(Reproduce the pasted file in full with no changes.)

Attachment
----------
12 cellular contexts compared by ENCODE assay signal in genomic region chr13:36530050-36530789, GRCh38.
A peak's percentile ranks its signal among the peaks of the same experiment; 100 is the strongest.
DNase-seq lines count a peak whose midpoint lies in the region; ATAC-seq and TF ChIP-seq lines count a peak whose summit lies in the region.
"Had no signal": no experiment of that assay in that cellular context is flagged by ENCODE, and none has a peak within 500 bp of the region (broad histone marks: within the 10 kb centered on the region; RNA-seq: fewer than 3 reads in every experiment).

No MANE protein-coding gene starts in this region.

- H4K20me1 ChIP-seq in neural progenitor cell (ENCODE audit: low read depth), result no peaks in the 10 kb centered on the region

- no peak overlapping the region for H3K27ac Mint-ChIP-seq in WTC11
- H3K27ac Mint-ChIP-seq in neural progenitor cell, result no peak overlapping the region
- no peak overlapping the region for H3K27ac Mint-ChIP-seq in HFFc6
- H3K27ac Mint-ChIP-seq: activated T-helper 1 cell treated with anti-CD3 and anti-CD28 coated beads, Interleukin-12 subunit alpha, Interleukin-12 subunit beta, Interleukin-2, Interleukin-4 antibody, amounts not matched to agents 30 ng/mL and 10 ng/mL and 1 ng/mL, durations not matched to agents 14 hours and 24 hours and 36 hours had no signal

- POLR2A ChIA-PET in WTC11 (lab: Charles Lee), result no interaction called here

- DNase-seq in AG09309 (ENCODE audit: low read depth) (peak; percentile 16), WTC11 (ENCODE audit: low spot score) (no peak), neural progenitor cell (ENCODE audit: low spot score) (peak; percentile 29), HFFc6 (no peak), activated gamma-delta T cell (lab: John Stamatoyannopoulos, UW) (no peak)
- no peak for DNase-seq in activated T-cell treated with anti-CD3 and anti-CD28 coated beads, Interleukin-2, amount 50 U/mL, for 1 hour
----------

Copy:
12 cellular contexts compared by ENCODE assay signal in genomic region chr13:36530050-36530789, GRCh38.
A peak's percentile ranks its signal among the peaks of the same experiment; 100 is the strongest.
DNase-seq lines count a peak whose midpoint lies in the region; ATAC-seq and TF ChIP-seq lines count a peak whose summit lies in the region.
"Had no signal": no experiment of that assay in that cellular context is flagged by ENCODE, and none has a peak within 500 bp of the region (broad histone marks: within the 10 kb centered on the region; RNA-seq: fewer than 3 reads in every experiment).

No MANE protein-coding gene starts in this region.

- H4K20me1 ChIP-seq in neural progenitor cell (ENCODE audit: low read depth), result no peaks in the 10 kb centered on the region

- no peak overlapping the region for H3K27ac Mint-ChIP-seq in WTC11
- H3K27ac Mint-ChIP-seq in neural progenitor cell, result no peak overlapping the region
- no peak overlapping the region for H3K27ac Mint-ChIP-seq in HFFc6
- H3K27ac Mint-ChIP-seq: activated T-helper 1 cell treated with anti-CD3 and anti-CD28 coated beads, Interleukin-12 subunit alpha, Interleukin-12 subunit beta, Interleukin-2, Interleukin-4 antibody, amounts not matched to agents 30 ng/mL and 10 ng/mL and 1 ng/mL, durations not matched to agents 14 hours and 24 hours and 36 hours had no signal

- POLR2A ChIA-PET in WTC11 (lab: Charles Lee), result no interaction called here

- DNase-seq in AG09309 (ENCODE audit: low read depth) (peak; percentile 16), WTC11 (ENCODE audit: low spot score) (no peak), neural progenitor cell (ENCODE audit: low spot score) (peak; percentile 29), HFFc6 (no peak), activated gamma-delta T cell (lab: John Stamatoyannopoulos, UW) (no peak)
- no peak for DNase-seq in activated T-cell treated with anti-CD3 and anti-CD28 coated beads, Interleukin-2, amount 50 U/mL, for 1 hour